1989 Python Officer

My childhood familiarity with Python Patrol was limited.

At 12 years old, I babysat a boy who had a GI Joe collection, including Iron Grenadiers and Python Patrol. But I had left GI Joe after the 1988 figures came out, sometime around GI Joe #84, and there was no looking back anytime soon. I didn’t start collecting figures again until I was 17 years old, and although I also collected most of the original GI Joe comic run, I somehow missed the Python Patrol issues and forgot that sub-team had ever existed in the toyline.

In 2009, I was living in Halifax and trying to write for a living when I found Mark Bellomo’s Ultimate Guide to GI Joe, 1982-1994. I read the first edition from cover to cover, and circled back repeatedly to the Joes of my childhood, the 1982-88 figures and vehicles. Python Patrol’s existence came back to me while perusing the 89s, but my re-entry into the collecting world was meant to be limited to my childhood favourites. The lack of familiarity or emotional attachment, and the hideous yellow that marred the Python Patrol figures to varying degrees, prevented me from tracking down any figures from within the subset.

I did, however, handle some Python Patrol figures directly, a few years later, on one of my early trips to Cherry Bomb Toys, after I moved to Victoria, finding a Python Viper and Tele-Viper in a bin of reasonably priced loose figures. I passed them over, though, sticking to my original goals, while now beginning to appreciate them more in hand than in the book.

Years and years later, at the end of 2017, when I had finished a full run of figures to 1988, and a full run of vehicles to 1986 – less a few rarities, of course – I shifted my goalposts. The Red Laser’s Army figure, Python, was the triangulation of three new worlds for me: factory customs, troopbuilding and post-1988 figures. Python propelled my interest in the original Hasbro Python Officer.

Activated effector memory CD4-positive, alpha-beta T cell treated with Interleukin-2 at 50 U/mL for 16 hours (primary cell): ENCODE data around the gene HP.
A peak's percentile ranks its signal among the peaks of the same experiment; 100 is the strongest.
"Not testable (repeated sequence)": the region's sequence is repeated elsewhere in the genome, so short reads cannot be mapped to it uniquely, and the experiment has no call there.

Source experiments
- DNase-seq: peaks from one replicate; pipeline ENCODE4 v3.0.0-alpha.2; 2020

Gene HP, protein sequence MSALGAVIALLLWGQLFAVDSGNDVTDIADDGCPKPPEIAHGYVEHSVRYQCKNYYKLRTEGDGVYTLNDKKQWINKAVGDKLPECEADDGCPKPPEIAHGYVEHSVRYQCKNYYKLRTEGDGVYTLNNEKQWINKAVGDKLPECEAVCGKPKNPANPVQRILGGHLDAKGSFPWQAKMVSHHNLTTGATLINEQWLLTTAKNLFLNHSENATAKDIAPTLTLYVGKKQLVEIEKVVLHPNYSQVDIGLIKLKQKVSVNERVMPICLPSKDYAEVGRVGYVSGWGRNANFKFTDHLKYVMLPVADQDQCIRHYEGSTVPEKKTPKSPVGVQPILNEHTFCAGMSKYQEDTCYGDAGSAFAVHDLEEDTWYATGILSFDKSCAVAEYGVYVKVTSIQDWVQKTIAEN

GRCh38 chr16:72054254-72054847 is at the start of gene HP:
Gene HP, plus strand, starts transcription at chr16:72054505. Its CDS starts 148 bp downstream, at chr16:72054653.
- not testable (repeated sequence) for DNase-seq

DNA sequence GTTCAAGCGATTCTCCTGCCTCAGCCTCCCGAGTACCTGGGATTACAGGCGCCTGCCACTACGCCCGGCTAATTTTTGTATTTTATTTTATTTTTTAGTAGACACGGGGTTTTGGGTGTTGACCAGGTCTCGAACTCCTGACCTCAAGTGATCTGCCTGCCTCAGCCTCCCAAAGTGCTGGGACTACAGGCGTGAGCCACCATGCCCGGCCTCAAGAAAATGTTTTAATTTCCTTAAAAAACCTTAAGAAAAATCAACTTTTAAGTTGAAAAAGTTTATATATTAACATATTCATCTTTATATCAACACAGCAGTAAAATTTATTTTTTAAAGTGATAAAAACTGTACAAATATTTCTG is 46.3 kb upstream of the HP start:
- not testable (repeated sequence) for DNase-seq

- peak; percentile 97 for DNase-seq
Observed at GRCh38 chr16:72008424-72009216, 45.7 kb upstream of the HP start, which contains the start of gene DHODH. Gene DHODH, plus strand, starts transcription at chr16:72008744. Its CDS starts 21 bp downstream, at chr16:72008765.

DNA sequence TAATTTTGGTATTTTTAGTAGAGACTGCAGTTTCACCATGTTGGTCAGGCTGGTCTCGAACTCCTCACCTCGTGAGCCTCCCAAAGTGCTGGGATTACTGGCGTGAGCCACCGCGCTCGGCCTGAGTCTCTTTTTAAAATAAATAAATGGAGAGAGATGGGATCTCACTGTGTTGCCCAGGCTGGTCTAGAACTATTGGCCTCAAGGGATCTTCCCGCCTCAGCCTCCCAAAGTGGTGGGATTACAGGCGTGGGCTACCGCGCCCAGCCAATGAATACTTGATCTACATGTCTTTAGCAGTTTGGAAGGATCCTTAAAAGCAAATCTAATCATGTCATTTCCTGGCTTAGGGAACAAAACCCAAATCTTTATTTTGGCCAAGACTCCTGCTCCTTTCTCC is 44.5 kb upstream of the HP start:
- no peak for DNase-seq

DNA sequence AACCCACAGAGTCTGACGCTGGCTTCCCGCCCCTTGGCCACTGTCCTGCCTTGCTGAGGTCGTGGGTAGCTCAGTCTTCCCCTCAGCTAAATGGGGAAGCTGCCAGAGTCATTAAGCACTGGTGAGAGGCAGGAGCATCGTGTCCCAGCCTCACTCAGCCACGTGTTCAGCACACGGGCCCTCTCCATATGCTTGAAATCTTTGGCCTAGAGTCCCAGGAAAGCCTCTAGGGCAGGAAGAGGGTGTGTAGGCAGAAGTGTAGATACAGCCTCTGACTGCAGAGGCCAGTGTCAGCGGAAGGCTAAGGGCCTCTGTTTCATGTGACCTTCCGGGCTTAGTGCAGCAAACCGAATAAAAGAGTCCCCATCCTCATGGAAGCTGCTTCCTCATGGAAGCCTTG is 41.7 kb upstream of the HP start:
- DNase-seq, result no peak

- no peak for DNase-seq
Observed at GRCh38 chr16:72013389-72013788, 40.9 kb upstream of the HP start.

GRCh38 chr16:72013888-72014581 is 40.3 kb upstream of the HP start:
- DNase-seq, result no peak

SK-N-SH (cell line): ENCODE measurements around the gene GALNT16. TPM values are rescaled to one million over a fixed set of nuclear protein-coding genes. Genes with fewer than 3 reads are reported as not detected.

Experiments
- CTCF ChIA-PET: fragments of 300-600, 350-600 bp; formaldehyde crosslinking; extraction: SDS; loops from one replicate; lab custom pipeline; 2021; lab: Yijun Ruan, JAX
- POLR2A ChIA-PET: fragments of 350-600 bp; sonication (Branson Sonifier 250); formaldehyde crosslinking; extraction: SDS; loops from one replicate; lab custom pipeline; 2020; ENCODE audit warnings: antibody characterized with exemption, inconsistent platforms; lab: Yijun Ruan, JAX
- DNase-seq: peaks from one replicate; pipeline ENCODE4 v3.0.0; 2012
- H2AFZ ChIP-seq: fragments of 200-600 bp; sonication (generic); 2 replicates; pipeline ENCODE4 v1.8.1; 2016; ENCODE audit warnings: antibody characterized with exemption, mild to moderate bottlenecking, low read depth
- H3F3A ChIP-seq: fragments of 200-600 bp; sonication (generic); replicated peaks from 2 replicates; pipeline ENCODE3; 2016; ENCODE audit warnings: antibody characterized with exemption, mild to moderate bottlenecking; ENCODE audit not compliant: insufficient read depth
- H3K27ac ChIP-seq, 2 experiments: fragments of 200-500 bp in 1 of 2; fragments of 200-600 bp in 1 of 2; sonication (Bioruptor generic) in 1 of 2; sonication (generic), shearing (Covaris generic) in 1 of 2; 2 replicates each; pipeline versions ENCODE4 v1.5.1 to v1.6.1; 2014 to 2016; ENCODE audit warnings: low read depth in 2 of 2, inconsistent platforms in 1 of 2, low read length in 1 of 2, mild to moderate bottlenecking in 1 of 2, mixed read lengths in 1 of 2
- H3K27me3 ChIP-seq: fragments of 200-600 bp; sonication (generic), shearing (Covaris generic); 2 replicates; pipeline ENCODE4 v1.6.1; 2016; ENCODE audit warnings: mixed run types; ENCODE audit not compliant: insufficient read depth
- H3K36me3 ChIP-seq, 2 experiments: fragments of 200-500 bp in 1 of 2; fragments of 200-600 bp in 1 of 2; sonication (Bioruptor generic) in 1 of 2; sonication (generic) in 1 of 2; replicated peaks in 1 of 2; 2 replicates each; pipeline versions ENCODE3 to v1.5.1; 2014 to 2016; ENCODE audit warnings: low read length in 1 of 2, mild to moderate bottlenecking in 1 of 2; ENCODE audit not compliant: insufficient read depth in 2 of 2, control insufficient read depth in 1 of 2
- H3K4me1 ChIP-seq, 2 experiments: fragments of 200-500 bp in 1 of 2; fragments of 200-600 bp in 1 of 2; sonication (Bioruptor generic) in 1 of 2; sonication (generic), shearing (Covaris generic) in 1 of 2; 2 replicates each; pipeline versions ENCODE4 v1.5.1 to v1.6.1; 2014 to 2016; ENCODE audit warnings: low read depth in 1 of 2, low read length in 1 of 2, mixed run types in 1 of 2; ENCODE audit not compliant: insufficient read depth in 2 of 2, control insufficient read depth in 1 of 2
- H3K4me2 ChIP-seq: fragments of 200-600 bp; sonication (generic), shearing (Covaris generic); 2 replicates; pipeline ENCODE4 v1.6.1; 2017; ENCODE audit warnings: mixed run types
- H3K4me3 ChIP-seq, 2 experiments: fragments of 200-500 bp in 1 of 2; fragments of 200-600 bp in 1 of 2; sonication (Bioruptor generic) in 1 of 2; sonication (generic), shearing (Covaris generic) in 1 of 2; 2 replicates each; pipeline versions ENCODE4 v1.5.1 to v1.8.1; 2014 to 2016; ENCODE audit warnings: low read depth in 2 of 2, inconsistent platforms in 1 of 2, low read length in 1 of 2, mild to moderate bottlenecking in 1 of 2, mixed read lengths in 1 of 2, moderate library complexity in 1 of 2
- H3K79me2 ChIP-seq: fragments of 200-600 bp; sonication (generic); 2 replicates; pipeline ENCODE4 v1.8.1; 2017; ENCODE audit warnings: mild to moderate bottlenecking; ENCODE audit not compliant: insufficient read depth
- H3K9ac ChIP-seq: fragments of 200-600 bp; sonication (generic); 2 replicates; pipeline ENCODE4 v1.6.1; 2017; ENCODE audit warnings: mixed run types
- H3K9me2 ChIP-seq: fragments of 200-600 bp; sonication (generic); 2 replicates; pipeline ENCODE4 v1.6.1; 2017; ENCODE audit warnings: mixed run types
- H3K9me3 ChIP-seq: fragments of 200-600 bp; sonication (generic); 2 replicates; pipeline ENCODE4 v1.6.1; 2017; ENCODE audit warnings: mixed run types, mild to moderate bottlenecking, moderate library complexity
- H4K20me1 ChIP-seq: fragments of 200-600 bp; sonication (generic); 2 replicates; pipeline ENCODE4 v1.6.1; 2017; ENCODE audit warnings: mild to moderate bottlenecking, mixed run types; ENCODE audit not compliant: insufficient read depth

On New Year’s Eve, 2017, Cherry Bomb Toys advertised a 50% off sale on GI Joes.

I had bought a few Cobra Soldiers from the store over the past months, and had been eying other troops, with my discretionary budget being the only constraint. But at 50% off, I couldn’t get to the store fast enough. I bought a complete Rolling Thunder and 15 or so troops, including Cobra Soldiers, Crimson Guards, Eels, Snow Serpents, Tele-Vipers, BATS and Vipers. But the most significant purchase was my first Python Officer, the figure the RLA Python had served as such a faithful homage to.

Hasbro’s Python Officer and Red Laser’s Army’s Python.

Over the years, I had acquired many 1989-94 Joes through large lots off eBay. But I had liquidated every one of those figures as I tightened my collection, convinced that 1988 should be my cut-off forever. (That meant many mistakes, including giving up Alley Vipers, Night Vipers, Sonic Fighters, Eco Warriors and mailaway figures I would eventually want to reacquire.)